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WRAK
Pooh-Bah


Reged: 02/18/12

Loc: Vienna, Austria, Europe
Re: Ever observed COU1900? new [Re: Bill Boublitz]
      #5939767 - 06/25/13 01:10 PM

I contacted Brian Mason again regarding COU1900 with the impression that the DeRosa confirmation of COU1900 is probably in error. Brian answered with the for me new information that DeRosa only measured delta-m with 3.08 in the infrared range and that the visual delta-m might be significantly higher or lower than. This answer is for me a bit disappointing because what is then the base for the current WDS entry +6/10mag? And I dislike magnitude data in the infrared range anyway because in my opinion magnitudes are a strictly visual concept.
Wilfried


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7331Peg
Sirius Observer
*****

Reged: 09/01/08

Loc: North coast of Oregon
Re: Ever observed COU1900? new [Re: WRAK]
      #5939921 - 06/25/13 02:43 PM

Wilfried,

Any ideas as to what's involved in getting a photometric value of the secondary's magnitude that is equivalent to the visual value? I understand the magnitudes of variable stars are determined that by way by some amateur astronomers, so it doesn't sound like it's a matter of relying on a large professional observatory to get the data. Of course you have to detect the seondary first, which has been the issue from the start.


John


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fred1871
scholastic sledgehammer


Reged: 03/22/09

Loc: Australia
Re: Ever observed COU1900? new [Re: WRAK]
      #5940436 - 06/25/13 08:34 PM

Wilfried, that's exactly what I was (rather laboriously) pointing out (though I see now it was in another thread). IR delta-m numbers don't tell you what visual delta-m numbers will be. And there's no straightforward translation.

Unfortunately, my comments about this matter (IR versus V magnitudes) is in the thread about "Observations/Images..." towards the end; where I spelled out the issues (23 June 2013).

I'll post a summary version of my comments there to this thread, today. Keeps things tidier and easier to find.

Regarding John's (7331Peg) query, it's a matter of doing photometry in V-band rather than an IR region; that should be possible without a giant telescope given the separation of the components, allowing isolation of the secondary for brightness readings.


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fred1871
scholastic sledgehammer


Reged: 03/22/09

Loc: Australia
Re: Ever observed COU1900? new [Re: fred1871]
      #5940476 - 06/25/13 09:02 PM

In another thread, recently ("Observations/Images...") I wrote some notes on the photometry of COU 1900 following some thoughts by John (7331Peg). The CN date for this is 23 June 2013.

Here's a summary, with lengthy quotations, to get these ideas into the right thread.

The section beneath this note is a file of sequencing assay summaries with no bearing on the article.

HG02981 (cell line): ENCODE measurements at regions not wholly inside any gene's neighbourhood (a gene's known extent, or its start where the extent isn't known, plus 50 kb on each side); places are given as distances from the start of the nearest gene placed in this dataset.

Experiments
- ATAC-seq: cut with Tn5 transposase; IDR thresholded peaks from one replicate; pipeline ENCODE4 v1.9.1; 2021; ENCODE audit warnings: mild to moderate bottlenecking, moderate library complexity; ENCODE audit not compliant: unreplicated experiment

The de Rosa paper that provides recent photometry for COU 1900 has the problem that the photometry was done in infra-red, not visual wavelengths. This happens when measures of doubles are made in the IR, as they often are these days with large telescopes. It can lead to confusion.

" In the datarequest key notes [from WDS], I see "More recent additions to the delta-m catalog include filter information (typically, central wavelength & FWHM)..."
That suggests the "2200" listed is the wavelength for the 2010 photometric measure in nanometres. The delta-m catalog supports this.

2200nm is K-band, well into the IR, where a lot of the separation/PA measures are made these days. Therefore, the mag 10.0 estimate for the companion could be a corrected magnitude figure based on the companion's supposed spectral type, resulting in an estimated colour-index, in changing from 2200nm to V-band (standard is ~550nm). No spectral type is given for the companion in the data file ... so what basis was used? We're left wondering.

The WDS summary line includes no code, suggesting the magnitude is visual.

Therefore, the assigned magnitude (10.0) needs some kind of explanation as to how it was derived."

John then queried further:
I dug out the 2011 DeRosa paper (here) which only seems to muddy the waters more.

On page three is a table which includes a magnitude estimate of 5.53 for the primary of Cou 1900 -- it's listed there by its HIP number, 51200, and shows a K filter was used, which is referred to later in the paper as K'.

On page seven you'll find a table of data for the secondaries in the survey (Cou 1900 is shown as 51200 B). The separation (2.41") and the position angle (304.1 degrees) are listed in the second and third columns. The next column has the heading "Magnitude Difference" and has a value of 3.08 entered. I wonder if that is supposed to mean 3.08 magnitudes less than the primary? That would result in a magnitude estimate of 8.61 if that's the case. Again, a filter is shown, H2.

Apart from the filters, Fred, I don't see any reference to wavelength bands after skimming through the paper a couple of times.